Ruling bans wife from pursuing ex-husband for two years
In a ruling hailed as game-changing, an ex-wife has been told by a judge that she cannot sue her former husband for another two years, following an “obsessive and unjustified” legal campaign she had conducted against him.
The 59-year-old, a member of the Michelle Young Foundation which helps women secure large settlements from wealthy husbands, had brought numerous claims against her former husband. She went to great lengths to try to gain evidence that he had hidden assets, including tracking his emails and hiring a private investigator who set up a fake job interview to try to ‘expose’ his earnings.
However, the woman, Mrs Welch, had her claims dismissed by two separate judges before being banned by the High Court from continuing to “persecute” her ex-husband and rack up huge legal costs she will be unable to pay off.
The court heard Mrs Welch had moved in with the successful businessman, her second husband, in 2007 after meeting him on an online dating website. When they separated in 2013, a district judge ordered the man to pay his wife £1,000-a-month in maintenance and to buy their home with the condition that she could live in it for the rest of her life.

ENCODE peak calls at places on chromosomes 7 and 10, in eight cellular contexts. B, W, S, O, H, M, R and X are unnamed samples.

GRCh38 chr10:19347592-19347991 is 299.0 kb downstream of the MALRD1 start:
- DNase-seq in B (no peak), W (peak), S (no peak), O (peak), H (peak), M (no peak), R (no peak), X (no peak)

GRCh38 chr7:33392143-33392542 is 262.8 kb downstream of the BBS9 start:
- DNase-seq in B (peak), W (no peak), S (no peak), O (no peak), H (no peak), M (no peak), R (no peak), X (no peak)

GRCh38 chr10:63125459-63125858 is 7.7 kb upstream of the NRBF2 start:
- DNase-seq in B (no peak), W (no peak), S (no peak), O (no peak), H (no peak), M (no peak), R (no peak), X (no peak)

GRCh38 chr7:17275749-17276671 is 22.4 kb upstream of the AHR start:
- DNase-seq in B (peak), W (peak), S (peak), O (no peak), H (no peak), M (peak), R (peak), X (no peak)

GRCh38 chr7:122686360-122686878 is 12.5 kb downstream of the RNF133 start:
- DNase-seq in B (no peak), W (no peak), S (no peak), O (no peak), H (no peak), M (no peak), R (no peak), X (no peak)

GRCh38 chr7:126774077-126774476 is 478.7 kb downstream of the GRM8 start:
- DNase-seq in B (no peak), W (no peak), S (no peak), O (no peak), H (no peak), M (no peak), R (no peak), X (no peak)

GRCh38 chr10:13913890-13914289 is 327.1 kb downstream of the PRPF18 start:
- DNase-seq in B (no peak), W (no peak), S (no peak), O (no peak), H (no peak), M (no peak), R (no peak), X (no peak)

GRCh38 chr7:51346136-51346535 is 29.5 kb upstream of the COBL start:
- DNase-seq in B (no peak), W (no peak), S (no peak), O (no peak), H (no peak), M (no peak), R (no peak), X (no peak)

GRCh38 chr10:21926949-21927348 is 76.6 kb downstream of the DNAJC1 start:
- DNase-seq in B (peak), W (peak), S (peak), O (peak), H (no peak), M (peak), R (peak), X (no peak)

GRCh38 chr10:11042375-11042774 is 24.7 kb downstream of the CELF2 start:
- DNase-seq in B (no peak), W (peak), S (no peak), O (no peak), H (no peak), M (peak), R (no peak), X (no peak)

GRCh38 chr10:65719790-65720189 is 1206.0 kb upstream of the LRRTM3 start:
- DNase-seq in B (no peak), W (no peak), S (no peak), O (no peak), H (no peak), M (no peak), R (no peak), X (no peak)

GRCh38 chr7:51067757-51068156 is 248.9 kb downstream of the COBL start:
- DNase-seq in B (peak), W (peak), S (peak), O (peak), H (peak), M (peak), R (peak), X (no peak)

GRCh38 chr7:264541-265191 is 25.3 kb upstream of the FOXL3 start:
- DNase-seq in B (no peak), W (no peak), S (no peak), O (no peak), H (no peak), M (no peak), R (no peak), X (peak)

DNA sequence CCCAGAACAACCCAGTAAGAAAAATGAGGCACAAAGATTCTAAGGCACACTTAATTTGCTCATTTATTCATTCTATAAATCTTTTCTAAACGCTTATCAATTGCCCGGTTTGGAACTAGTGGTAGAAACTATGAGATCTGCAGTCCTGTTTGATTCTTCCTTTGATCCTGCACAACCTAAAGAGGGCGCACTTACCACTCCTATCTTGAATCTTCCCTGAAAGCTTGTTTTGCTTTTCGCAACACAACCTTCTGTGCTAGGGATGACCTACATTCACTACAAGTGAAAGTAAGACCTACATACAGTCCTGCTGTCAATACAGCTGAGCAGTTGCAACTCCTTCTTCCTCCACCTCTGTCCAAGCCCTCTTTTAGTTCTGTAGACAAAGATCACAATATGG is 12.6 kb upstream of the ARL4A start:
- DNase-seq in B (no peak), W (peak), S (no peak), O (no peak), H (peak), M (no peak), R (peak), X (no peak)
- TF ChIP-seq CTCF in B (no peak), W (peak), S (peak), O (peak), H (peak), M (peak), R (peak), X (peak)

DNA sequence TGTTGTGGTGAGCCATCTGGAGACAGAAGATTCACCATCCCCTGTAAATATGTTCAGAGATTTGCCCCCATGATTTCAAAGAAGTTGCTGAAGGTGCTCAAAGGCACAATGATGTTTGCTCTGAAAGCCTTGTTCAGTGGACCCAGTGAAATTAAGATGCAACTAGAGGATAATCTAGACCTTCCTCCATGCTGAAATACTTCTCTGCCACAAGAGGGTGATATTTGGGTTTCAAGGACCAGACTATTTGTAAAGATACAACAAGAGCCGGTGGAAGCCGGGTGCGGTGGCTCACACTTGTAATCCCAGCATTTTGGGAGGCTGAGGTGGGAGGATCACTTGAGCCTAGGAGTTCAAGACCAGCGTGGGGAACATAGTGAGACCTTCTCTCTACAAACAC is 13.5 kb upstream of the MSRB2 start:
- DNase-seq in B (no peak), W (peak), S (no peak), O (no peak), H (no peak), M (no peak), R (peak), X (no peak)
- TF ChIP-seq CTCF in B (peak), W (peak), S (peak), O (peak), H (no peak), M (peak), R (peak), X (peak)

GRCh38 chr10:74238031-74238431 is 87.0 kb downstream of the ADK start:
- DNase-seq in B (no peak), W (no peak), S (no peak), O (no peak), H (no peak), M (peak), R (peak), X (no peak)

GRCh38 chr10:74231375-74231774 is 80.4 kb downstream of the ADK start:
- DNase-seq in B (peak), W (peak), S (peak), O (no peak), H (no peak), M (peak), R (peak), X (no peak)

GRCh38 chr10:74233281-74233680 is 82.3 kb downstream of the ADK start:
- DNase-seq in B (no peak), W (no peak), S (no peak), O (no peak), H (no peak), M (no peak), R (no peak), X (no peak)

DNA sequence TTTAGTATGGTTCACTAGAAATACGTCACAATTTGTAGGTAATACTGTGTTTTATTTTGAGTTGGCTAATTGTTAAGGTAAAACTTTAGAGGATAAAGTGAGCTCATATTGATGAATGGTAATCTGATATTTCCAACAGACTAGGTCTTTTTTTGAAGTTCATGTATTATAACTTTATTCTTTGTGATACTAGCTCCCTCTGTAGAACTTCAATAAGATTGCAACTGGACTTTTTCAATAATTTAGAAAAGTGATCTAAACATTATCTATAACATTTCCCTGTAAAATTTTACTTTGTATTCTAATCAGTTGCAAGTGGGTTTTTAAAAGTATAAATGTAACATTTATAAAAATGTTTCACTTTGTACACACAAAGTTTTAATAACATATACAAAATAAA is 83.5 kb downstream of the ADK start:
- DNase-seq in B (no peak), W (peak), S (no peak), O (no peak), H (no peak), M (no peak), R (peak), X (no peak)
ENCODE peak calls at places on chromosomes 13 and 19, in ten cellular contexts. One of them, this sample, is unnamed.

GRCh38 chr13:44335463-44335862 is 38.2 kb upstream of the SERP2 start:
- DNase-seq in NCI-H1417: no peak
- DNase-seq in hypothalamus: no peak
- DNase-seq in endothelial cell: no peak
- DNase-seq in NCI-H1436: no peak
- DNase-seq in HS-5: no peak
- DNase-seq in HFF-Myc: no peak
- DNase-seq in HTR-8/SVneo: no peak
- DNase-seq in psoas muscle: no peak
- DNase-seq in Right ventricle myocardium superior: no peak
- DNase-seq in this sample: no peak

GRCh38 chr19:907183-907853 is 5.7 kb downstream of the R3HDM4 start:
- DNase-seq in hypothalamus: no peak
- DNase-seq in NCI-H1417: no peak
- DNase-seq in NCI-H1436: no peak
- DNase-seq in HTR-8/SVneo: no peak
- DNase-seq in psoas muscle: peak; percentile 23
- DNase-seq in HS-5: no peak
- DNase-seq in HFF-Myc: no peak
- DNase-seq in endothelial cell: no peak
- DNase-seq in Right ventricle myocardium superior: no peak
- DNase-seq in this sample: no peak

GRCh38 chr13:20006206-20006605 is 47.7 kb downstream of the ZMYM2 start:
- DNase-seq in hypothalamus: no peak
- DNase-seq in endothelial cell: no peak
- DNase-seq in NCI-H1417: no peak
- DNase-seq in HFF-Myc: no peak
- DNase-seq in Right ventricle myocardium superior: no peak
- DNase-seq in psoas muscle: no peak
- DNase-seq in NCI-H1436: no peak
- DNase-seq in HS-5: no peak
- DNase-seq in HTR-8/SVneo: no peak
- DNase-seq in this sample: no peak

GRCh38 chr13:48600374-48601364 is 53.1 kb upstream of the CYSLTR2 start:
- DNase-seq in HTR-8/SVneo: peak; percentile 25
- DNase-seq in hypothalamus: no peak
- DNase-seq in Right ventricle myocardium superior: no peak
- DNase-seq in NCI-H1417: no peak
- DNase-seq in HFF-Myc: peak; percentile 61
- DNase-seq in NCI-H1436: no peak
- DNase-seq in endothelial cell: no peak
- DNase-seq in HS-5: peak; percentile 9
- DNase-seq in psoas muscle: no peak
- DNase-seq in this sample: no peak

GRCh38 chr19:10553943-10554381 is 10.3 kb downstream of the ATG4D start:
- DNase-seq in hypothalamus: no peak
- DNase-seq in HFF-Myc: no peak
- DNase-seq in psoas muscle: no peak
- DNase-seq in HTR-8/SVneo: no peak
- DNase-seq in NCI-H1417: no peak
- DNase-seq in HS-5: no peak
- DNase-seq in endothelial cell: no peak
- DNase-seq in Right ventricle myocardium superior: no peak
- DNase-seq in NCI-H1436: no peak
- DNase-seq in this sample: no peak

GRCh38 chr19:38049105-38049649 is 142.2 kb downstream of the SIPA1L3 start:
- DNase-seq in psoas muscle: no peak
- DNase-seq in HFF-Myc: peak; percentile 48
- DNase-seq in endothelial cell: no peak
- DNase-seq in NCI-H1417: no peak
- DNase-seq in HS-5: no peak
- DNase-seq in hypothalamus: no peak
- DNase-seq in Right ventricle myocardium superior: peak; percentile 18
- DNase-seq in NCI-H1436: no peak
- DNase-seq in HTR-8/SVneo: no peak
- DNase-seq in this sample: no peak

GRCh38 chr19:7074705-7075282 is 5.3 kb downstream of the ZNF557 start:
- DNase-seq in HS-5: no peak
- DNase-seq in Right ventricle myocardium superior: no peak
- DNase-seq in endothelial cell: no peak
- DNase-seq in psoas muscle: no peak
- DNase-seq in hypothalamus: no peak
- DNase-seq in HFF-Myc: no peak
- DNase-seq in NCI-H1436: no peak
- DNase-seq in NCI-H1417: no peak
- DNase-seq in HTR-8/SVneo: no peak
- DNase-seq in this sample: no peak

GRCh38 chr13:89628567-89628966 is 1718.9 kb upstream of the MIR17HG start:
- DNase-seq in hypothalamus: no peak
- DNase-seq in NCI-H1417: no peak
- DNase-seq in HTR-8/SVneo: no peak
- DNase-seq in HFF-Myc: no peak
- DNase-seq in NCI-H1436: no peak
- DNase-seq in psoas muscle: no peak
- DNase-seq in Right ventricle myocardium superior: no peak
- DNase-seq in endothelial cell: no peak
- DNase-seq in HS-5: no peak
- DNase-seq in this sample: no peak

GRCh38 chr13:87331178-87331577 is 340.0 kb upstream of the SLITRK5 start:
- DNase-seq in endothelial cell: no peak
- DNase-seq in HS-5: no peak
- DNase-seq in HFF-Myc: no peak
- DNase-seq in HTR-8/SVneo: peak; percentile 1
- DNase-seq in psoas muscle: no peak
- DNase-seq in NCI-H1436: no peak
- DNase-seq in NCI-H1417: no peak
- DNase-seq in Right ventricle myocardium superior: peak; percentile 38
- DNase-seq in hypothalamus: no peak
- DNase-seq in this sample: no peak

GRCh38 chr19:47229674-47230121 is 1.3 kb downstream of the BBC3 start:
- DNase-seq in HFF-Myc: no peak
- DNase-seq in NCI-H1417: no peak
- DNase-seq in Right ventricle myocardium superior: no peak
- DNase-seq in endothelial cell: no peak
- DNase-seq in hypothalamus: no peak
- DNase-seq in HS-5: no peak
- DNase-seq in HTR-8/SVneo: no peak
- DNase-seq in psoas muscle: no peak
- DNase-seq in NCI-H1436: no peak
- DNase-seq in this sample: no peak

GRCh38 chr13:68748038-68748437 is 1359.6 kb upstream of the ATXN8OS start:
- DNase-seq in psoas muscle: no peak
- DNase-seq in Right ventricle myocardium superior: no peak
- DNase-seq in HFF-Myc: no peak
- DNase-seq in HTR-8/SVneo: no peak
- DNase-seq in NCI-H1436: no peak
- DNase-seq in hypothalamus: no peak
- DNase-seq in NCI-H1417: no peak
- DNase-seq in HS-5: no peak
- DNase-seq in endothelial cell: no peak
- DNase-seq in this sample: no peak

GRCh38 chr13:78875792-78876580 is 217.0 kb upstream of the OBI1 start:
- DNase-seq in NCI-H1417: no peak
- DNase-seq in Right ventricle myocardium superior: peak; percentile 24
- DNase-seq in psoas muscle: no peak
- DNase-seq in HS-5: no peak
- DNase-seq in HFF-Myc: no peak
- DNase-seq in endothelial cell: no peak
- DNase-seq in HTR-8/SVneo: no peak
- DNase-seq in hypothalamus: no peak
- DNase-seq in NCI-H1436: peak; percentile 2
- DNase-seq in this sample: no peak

However she appealed the decision, arguing that her husband had hidden his assets to avoid paying out more. At this time, a judge sitting in Portsmouth called her appearance before him “vengeful, obsessive, irrational, and unjustified”. Furthermore, he upheld the original decision, finding that there was no reason to believe that the husband had not been honest about his financial situation.
Despite owing £414,000 to her previous solicitors and £70,000 to Mr Welch, Mrs Welch then took the case to the High Court’s Family Division for review.
At the hearing, Mr Welch told the court that his ex-wife had irreparably damaged his reputation by “constantly harassing” his advisers in an attempt to gather information she could use against him.
In a judgement released for the first time this week, Mr Justice James Holman rejected her appeal, commenting: “Frankly, this bitter and intense litigation must be closed to the maximum extent possible. It is quite extraordinarily destructive. It is phenomenally expensive.”
He also issued an extended civil restraint order, which bans Mrs Welch from pursuing the case against her husband for a further two years, as her previous solicitors are still chasing a reduced debt of £150,000. The court heard that her only income is £123 a week in benefits.
An associate at Gordon Dadds solicitors which acted for Mr Welch, added: “An extended civil restraint order is granted only in extreme circumstances, where a party has persistently issued claims or made applications which are totally without merit. That happened on numerous occasions here over a prolonged period of time.
“The courts have consistently found that my client has nothing to hide yet Mrs Welch has continued to allege material non-disclosure to the courts. She has caused inconceivable financial, emotional, and reputational damage to my client and he welcomes this order.”
If you’d like more information about divorce proceedings and financial disclosure, please contact specialist family law solicitors James Haworth at Lawson-West on 0116 212 1000.View all